Vegetarian Kids – having ‘the’ food convo with your child
Natasha Clark explains how she coped when one of her boys chose veggies over meat.

Graeme and I always argue about when exactly it happened. I maintain it was when we got Roger (our pet rabbit) (original name, we know) and when my brother came to visit. I think. Graeme says it was when they were standing in the meat aisle at Pick n Pay and Noah asked about the blood. “It’s not blood, it’s meat juice.” I mean???

Personalities and food choices

I think food education is really important for kids. Whichever way they take it. We had the basic food conversation with Noah (5) and Ben (almost 4) and both reacted differently. Noah became a self-righteous vegetarian and Benjamin, if anything – became even more carnivorous. You could slaughter a sheep in front of Benjamin and he would pick out his favourite part. Bunny LOVES meat – ribs, steak – all of it!

When we got Roger, the boys were sitting in the lounge, digging in to their favourite spaghetti bolognaise. Our bunny likes to beg at the table, and Noah reached out to offer Rog a spoonful of juicy mince swimming in tomato sauce.

“Noah NO!!!” I was frantic.
“You can’t give Roger meat.” I mean rabbits are vegetarian, right? Herbivores?
“He likes it, he wants it”
“Noah… Roger IS meat. Meat can’t eat meat!”
“But I’m meat?”

Choosing not to lie

I didn’t know what to say.  Maybe I handled it wrong. Maybe I didn’t. I could see his face anxiously searching mine for answers, spoonful of bolognaise still mid-air. I spoke to Noah about meat. About how some animals were born so that people could eat them. That people needed meat. This opened up a full-on interrogation on whether we would die if we didn’t eat meat – and whether protein was found in any other food.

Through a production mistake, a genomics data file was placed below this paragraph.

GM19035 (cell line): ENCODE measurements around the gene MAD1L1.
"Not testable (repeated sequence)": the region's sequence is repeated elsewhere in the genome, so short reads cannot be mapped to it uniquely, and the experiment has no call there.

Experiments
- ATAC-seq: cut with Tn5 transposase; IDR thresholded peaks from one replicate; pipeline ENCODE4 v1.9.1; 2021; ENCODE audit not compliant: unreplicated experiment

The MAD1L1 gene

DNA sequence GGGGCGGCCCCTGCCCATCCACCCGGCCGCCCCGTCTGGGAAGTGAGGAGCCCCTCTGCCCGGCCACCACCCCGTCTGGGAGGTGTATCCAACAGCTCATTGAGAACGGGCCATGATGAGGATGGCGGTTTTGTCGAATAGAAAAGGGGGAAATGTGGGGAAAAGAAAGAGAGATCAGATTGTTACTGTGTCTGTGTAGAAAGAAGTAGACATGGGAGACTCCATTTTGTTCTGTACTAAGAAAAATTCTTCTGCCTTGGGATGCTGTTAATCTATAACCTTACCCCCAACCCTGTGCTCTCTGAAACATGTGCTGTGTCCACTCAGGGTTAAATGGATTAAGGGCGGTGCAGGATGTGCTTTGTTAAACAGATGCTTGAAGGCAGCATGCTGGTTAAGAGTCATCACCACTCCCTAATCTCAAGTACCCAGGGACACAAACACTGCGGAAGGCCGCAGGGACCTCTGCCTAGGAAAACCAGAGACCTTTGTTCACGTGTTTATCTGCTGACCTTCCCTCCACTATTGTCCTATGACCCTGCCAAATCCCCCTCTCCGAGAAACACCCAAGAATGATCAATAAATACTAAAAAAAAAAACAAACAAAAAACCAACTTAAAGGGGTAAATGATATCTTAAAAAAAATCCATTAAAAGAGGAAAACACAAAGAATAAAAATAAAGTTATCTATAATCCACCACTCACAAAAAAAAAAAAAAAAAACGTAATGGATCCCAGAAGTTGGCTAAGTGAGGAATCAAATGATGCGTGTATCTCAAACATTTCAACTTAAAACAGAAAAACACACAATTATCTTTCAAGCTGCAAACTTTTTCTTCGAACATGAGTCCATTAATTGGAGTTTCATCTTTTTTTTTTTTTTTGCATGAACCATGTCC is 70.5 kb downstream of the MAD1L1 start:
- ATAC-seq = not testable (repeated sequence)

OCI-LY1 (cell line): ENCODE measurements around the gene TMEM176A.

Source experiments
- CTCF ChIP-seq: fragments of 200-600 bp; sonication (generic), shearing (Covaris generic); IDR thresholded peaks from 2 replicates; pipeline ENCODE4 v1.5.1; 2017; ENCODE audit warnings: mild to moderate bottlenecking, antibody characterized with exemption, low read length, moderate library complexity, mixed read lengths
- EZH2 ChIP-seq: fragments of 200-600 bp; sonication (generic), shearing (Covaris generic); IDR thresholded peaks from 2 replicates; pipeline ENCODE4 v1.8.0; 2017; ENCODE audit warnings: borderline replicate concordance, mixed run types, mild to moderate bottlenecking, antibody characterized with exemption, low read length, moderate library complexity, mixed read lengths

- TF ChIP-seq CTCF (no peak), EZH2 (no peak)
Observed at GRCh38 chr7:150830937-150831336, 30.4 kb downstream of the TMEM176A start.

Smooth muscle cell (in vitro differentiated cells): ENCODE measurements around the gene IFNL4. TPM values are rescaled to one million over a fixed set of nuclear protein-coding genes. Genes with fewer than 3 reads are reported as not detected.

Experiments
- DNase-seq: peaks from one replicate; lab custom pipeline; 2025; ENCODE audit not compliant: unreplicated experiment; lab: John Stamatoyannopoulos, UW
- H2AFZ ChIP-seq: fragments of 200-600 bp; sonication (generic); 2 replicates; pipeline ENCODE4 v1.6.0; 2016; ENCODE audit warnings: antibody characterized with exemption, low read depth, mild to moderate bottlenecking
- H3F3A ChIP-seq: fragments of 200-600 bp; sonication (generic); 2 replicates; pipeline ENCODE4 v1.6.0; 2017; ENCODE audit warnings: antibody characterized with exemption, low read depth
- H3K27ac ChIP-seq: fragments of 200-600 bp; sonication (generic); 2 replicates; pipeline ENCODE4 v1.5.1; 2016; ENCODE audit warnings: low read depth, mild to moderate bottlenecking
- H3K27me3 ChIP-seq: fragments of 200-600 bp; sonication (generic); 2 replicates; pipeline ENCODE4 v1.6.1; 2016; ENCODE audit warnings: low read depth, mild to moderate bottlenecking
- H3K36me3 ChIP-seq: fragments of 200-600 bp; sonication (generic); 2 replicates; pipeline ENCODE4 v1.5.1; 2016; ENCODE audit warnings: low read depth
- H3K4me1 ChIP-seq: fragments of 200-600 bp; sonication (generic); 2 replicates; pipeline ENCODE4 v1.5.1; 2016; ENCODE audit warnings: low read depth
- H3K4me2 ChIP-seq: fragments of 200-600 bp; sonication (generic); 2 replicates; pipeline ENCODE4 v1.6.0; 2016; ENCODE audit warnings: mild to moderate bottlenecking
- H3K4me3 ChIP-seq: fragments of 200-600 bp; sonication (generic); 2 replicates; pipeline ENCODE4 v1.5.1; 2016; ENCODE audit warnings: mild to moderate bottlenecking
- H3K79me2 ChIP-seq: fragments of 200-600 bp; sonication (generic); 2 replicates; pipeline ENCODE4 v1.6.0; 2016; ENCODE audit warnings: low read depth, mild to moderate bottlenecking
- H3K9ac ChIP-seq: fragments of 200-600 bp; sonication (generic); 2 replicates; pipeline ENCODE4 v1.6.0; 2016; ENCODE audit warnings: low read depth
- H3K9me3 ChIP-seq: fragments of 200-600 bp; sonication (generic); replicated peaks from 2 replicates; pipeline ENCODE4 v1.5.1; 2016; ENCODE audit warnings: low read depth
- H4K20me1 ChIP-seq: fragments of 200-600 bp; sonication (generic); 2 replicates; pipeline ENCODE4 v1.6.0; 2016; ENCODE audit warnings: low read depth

He had me cornered, and as a meat-eater myself I was getting a bit defensive. Maybe I shouldn’t have told him about the meat and the dead animals… But I knew I couldn’t lie to him about this. I knew instinctively that it was important to him, that he really wanted to understand.

And then he spent the next two years irritating the hell out of all of us. Food we can’t eat, food he won’t eat. Restaurants he doesn’t like. Innocently rubbing his morals and integrity in our omnivore faces.

From annoying beginnings to a healthy balance

But you know, I’m proud of him. And you know… He’s right about all of it. I had to do so much research in to all of it. We started substituting. Cooking dinner was a nightmare in the beginning. I mean, you know how hard it is to plan a menu for a family of 4 as it is! And I couldn’t sit back and watch him eat mashed potato and mielies every night. Sometimes his body really craves iron.

We got him a great cherry flavoured multi-vitamin effervescent that he drinks every morning as a juice. We started buying Frys and Quorn meat-free meat. So Nu can still have spaghetti bolognaise, burgers, hot dogs of the meat-free variety. A lot of it is endorsed by the heart foundation, vegetable based and high in protein. We’ve all adapted to Noah’s diet more than anything. I mean, I LOVE some of the vegetarian ‘chicken’ burgers. And so often the vegetarian meals he orders is so much more delicious than ours?

I’m not saying we’re vegetarians, but we respect Noah’s decision on this. We’re terrified to tell him about the world now though. I mean – if he found out about recycling and solar powered energy, we’d have to re-structure our entire household. I’m not ready for that just yet.

Tips on talking to your kids about meat:

•    Know that humans do not need meat to survive – there are healthy alternatives
•    Try to be unbiased. Let your child make his / her own decision
•    Let your child guide you. Noah is not BANNED from eating meat. If he ever asks me for a pork chop – I wouldn’t even hesitate or question him on it
•    Offer your child alternatives to meat and explain the differences if you like
•    Some great links: All about vegetarian kids: Peta Veg kids and Delicious Vegetarian Meals

Disclaimer: The views of columnists published on Parent24 are their own and therefore do not necessarily represent the views of Parent24.

What tips would you give to parents adapting to having a vegetarian in the home?

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